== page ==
“All of a sudden they wouldn’t call you back. A media officer in Ottawa would. It became a very closed system. Researchers have to follow approved lines and scripts. interviews with journalists are tape recorded.”

Again, scientists were reluctant to mobilize to try and challenge the status quo.

You lose your job and you lose that gold-plated pension. We don’t have that revolutionary blood in our veins,” said Munro.

Let Government scientists speak

The session at the World Conference of Science Journalists sparked considerable debate and informal undertakings among representatives of science writers associations to monitor their local situation and increasingly lobby for transparency and the freeing of government scientists to speak openly about their research and important science-related issues in the public interest.

From informal chats around the halls of the conference in Doha, the tightening of control of what government scientists are allowed to say seems to be fairly widespread in Western countries such as the UK and Australia and particularly pronounced when it comes to environmental and health-related issues.

So what of New Zealand? Crown research institute scientists are generally allowed to talk to the media as long as they conform to protocols laid out by their communications offices. However government scientists do often remain absent from public discussion of subjects they are best placed to comment on, which is a longstanding issue often blamed on the “commercial sensitivity” of their work.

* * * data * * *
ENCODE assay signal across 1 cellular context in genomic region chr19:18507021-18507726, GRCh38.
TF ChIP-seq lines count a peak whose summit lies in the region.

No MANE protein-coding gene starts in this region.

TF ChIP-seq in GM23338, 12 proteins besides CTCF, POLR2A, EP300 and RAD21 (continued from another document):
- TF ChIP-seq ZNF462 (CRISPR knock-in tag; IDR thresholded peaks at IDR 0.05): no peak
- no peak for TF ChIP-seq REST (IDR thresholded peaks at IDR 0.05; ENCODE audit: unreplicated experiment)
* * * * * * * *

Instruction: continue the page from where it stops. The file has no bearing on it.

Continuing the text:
But are directives coming down from the offices of ministers to scientists about what they can and cannot talk to the media about? I haven’t seen evidence of that. What is more insidious is self-censorship among scientists who don’t want to rock the boat for the reasons the journalists quoted above have outlined. It is an issue of concern globally particularly as we face natural disasters, the spread of infectious diseases and environmental issues that have potentially major consequences for all of us and which require accurate information to be presented to the public.

Related links

http://candobetter.net/node/1990

http://en.wikipedia.org/wiki/Grigory_Pasko

http://www.index.org.ru/mayday/pasko_a.html

http://www.nytimes.com/2001/12/26/world/a-russian-military-journalist-is-convicted-in-an-espionage-trial.html?ref=grigorypasko

http://en.wikipedia.org/wiki/Zipingpu_Dam

The mechanics of mass murder Peter Griffin Jun 28

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A short ride on the S-Bahn north-east of Berlin brings you to Oranienburg, a quiet, semi-rural village with cute houses, a beautiful centuries-old palace and Sachsenhausen – a well-preserved Nazi concentration camp which was the centre of innovation for the Final Solution during World War II.

On a languid summer afternoon a couple of weeks ago I visited the sprawling camp. I felt very self-conscious in doing so. As I walked through the township I felt the eyes of villagers upon me. They go about their business, these Germans, seemingly with quiet resignation as a stream of people traipse through on their way to the town’s main attraction.

Here somewhere between 50,000 and 100,000 people were murdered by the Nazis and then by the Soviet Union, which in a perversely ironic move, carried on the torture and murder at Sachsenhausen after the war. A lot less people died at Sachsenhausen, which was primarily used for housing political dissidents, prisoners of war and other assorted enemies of the state, than at the better-known camps tasked with liquidating the Jews.

But Sachsenhausen is of historical interest as it was the site where many of the techniques of torture, medical experimentation and mechanized killing where perfected before Heinrich Himmler rolled them out across the concentration camp network – and beyond.